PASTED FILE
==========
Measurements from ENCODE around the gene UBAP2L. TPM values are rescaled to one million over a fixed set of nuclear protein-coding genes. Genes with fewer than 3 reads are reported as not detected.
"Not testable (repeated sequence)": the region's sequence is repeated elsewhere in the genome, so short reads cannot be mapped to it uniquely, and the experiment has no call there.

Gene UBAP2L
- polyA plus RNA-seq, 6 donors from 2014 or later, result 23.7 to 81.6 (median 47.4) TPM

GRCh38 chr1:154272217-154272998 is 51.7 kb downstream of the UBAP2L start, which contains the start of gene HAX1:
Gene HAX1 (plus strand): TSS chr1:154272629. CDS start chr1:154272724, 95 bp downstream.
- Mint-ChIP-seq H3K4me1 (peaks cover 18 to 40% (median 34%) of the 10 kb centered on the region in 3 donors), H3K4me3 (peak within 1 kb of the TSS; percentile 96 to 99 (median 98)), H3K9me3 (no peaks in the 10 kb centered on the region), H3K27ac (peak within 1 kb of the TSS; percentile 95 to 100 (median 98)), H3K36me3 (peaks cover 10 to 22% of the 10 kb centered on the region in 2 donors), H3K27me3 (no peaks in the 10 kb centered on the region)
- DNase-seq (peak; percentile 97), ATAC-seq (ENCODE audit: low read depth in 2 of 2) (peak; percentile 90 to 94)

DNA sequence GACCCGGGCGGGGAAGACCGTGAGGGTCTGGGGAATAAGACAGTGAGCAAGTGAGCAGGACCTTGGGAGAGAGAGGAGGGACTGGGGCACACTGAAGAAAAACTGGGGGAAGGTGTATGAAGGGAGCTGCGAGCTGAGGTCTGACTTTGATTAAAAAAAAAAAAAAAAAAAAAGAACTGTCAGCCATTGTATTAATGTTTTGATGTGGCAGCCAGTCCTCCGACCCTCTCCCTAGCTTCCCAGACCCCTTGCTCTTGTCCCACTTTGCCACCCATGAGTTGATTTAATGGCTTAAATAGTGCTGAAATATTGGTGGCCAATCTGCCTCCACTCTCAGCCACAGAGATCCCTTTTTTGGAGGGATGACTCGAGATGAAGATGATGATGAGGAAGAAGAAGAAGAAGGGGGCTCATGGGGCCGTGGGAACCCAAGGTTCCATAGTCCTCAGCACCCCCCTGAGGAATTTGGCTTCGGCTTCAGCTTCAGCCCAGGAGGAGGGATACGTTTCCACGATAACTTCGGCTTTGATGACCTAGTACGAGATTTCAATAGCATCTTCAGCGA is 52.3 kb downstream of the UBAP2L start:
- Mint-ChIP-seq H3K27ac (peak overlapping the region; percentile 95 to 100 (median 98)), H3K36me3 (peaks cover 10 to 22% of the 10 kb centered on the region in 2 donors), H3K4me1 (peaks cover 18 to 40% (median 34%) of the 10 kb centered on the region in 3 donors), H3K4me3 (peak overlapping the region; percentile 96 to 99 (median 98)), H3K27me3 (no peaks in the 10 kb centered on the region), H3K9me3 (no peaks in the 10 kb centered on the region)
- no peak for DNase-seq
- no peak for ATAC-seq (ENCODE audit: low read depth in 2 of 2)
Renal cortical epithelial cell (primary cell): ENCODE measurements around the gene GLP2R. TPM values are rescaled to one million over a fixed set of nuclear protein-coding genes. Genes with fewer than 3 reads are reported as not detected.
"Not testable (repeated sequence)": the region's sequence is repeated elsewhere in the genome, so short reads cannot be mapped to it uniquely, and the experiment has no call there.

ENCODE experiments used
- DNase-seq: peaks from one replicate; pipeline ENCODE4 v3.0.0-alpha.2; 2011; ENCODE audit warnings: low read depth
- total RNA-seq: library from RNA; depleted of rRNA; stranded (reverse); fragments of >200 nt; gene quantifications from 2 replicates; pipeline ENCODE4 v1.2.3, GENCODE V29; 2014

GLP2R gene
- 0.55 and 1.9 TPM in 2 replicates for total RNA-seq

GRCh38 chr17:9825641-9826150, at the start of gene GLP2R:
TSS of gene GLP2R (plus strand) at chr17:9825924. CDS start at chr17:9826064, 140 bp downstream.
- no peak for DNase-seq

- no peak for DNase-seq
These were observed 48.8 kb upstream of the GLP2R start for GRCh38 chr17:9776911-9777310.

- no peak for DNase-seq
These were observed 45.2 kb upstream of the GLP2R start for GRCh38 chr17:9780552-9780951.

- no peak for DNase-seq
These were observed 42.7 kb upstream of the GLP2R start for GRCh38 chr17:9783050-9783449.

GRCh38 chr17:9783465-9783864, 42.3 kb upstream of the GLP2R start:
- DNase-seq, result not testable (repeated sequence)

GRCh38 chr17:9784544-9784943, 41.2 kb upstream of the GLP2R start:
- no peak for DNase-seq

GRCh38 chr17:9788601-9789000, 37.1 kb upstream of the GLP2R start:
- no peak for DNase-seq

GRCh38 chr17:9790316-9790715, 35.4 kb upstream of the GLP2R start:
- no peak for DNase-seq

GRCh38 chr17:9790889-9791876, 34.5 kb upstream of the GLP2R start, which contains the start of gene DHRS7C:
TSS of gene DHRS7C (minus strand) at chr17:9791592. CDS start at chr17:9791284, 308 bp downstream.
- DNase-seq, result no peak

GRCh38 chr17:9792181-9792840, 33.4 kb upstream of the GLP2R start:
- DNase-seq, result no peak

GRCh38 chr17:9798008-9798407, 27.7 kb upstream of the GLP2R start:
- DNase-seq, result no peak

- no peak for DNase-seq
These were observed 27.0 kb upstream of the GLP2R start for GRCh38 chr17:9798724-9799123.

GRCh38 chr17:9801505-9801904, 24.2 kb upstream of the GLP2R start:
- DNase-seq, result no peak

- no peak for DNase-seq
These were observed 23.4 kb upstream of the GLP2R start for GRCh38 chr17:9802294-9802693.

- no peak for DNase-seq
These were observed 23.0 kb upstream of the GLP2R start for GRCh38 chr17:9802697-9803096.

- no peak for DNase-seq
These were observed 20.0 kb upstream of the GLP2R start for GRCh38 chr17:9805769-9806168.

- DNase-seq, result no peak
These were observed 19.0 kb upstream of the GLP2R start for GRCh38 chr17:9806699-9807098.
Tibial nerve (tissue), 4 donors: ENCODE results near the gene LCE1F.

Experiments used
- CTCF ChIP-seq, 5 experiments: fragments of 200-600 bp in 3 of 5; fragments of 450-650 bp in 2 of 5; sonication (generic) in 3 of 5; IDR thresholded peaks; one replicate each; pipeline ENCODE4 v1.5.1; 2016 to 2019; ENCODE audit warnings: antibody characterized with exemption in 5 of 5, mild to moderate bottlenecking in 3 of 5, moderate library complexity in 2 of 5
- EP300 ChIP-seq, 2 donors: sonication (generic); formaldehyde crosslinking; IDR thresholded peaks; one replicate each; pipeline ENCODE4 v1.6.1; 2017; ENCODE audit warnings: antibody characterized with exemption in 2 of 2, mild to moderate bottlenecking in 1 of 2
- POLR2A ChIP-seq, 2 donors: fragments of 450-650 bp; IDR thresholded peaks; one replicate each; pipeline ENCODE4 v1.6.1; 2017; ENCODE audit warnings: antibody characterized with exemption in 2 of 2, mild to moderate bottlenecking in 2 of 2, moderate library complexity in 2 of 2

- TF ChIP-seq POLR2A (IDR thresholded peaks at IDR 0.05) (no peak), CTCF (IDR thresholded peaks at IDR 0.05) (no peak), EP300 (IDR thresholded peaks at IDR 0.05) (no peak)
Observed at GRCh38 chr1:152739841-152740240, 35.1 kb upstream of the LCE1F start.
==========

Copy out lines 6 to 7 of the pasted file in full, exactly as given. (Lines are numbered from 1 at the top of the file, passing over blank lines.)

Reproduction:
Gene HAX1 (plus strand): TSS chr1:154272629. CDS start chr1:154272724, 95 bp downstream.
- Mint-ChIP-seq H3K4me1 (peaks cover 18 to 40% (median 34%) of the 10 kb centered on the region in 3 donors), H3K4me3 (peak within 1 kb of the TSS; percentile 96 to 99 (median 98)), H3K9me3 (no peaks in the 10 kb centered on the region), H3K27ac (peak within 1 kb of the TSS; percentile 95 to 100 (median 98)), H3K36me3 (peaks cover 10 to 22% of the 10 kb centered on the region in 2 donors), H3K27me3 (no peaks in the 10 kb centered on the region)